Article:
Protecting ATM Connections

Amid security threats, end users must consider IoT and M2M

The first Automated Teller Machine (ATM) machine was installed in 1967, dating back well before the millennium to a time when network security was unsophisticated. The rollout of ATMs was a global phenomenon, meeting bankers’ needs with instant cash distribution after business hours.

With the rising popularity of the Internet accessible machines, the need to protect connections between the disparate ATMs and the banks’ processing centers became critical.

Though the first ATM was unveiled 50 years ago, the basic components that make up an ATM have not changed significantly. Many banks still have 20th century ATMs in everyday use, which unfortunately, increases the risks of cyberattacks. The use of outdated, insecure software is widespread, and mistakes in network configuration are common while critical physical components are often not properly guarded.

At the same time, more and more ATMs are being connected to the Internet of Things. Search engines for Internet-connected devices, such as Shodan, only exacerbate security risks, allowing anyone to find the ATMs that are the most vulnerable. Without properly secured connections, stealing money remotely from ATMs is the cybercrime equivalent of taking candy from a baby.

Remote ATM Attacks

In 2016, banks in the United Kingdom, Russia, Netherlands and Malaysia were attacked by malware that allowed cybercriminals to take full control of cash machines.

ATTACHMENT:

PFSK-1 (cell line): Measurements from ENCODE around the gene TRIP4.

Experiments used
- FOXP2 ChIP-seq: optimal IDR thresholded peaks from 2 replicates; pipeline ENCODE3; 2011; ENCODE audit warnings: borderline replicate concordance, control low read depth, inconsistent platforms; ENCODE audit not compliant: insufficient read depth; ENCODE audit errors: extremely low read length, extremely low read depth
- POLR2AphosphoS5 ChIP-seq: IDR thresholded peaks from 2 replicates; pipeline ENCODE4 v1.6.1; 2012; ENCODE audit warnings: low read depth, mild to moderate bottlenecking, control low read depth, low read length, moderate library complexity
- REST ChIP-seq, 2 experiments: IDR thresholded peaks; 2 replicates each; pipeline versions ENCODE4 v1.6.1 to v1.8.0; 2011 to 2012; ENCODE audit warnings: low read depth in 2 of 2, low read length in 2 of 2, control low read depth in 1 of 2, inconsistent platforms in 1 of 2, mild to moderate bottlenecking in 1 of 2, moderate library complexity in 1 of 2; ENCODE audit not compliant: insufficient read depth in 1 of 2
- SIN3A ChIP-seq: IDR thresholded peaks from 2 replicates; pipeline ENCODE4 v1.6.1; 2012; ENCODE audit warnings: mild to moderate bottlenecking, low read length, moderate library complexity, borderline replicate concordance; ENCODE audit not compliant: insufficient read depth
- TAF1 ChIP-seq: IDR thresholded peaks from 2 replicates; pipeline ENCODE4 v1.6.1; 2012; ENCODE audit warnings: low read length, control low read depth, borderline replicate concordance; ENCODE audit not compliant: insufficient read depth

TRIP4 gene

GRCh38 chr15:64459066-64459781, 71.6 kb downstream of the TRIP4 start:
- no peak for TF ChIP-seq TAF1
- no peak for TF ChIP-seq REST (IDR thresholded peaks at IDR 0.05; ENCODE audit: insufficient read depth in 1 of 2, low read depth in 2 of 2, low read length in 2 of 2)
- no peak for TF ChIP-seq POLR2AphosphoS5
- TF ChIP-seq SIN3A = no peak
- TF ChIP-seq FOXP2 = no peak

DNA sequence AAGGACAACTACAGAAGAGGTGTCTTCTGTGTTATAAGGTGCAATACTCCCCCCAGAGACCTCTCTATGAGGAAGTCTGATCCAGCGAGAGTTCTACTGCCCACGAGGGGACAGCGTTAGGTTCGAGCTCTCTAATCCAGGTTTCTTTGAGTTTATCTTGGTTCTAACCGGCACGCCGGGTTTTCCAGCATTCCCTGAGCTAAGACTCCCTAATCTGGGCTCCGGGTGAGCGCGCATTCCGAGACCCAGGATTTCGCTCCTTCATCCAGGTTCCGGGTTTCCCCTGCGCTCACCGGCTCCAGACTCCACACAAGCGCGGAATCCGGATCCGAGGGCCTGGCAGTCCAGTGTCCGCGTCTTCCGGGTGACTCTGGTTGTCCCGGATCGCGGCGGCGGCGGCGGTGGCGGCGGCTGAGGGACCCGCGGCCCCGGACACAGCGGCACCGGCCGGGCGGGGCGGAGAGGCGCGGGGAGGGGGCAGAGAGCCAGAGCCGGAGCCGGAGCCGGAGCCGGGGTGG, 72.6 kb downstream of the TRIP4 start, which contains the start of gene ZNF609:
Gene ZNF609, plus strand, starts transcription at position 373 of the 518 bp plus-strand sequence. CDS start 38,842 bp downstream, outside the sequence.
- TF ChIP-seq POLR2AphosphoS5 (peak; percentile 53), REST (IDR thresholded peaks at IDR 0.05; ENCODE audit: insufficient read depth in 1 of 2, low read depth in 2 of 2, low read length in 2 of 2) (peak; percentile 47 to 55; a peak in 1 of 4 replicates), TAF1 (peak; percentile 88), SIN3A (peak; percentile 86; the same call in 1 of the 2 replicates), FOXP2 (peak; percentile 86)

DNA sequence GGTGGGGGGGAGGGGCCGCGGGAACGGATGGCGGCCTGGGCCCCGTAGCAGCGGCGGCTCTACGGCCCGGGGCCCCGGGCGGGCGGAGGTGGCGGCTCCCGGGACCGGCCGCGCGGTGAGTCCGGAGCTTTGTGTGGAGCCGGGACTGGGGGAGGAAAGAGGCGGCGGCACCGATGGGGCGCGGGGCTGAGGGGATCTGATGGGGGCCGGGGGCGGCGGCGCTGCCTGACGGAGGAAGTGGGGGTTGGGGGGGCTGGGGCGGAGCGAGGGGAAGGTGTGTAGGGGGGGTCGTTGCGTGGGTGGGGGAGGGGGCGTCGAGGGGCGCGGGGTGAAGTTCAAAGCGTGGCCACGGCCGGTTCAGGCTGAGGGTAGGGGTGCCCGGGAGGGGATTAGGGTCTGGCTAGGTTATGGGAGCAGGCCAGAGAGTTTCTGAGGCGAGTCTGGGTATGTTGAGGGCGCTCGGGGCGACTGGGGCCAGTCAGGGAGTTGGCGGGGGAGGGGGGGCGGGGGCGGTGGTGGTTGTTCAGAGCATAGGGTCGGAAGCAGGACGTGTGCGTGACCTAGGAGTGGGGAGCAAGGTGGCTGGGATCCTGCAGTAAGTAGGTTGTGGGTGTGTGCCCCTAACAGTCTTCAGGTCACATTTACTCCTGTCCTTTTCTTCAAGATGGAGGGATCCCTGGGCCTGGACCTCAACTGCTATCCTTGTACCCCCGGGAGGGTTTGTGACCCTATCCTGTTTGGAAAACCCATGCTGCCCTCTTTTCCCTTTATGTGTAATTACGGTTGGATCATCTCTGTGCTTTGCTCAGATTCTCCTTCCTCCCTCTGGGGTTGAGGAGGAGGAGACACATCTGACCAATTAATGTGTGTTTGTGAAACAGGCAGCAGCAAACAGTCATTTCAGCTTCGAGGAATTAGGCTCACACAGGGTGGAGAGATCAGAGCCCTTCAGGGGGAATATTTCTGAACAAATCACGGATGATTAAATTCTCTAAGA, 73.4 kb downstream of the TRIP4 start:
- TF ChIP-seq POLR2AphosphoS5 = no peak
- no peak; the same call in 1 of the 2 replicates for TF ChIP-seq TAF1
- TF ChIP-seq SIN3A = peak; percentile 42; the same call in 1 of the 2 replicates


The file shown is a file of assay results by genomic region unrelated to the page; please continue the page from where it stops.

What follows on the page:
The technique, known as touchless jackpotting, requires no physical tampering. Instead, it allows cybercriminals to attack poorly protected ATMs remotely, from anywhere in the world, via the global ATM network completely undetected by security services.

The number of touchless attacks on ATMs is on the rise. According to the European ATM Crime Report, 28 incidents were reported in the first half of 2016 (up from five during the same period in 2015).

Network Protection

Older ATMs that have recently been connected to machine-tomachine (M2M) environments are particularly at risk and some of the most vulnerable ATMs still do not have any network protection at all.

Despite some of the strictest regulatory obligations and their attractiveness to cybercriminals, it appears that retail banking is no different than any other sector in quickly moving forward with IoT while comprehensive security measures lag. The first step in protecting connections between large numbers of disparate ATMs and bank processing centers is to utilize Virtual Private Networks (VPNs), firewalls and MAC-authentication.

Protecting ATM Connections with VPNs

Although most bank ATM networks use advanced encryption to protect the sensitivity of the financial data being exchanged, the rise of remote ATM attacks show that many banks still have protective measures to take.

Securing ATMs with VPNs is comprised of four essential components.

Automatic/always-on connectivity. The VPN client is set to connect to the VPN automatically and remain connected. In the event of a disconnect occurring, due to network downtime for example, the VPN client look to reestablish the session as soon as the data connection comes back up.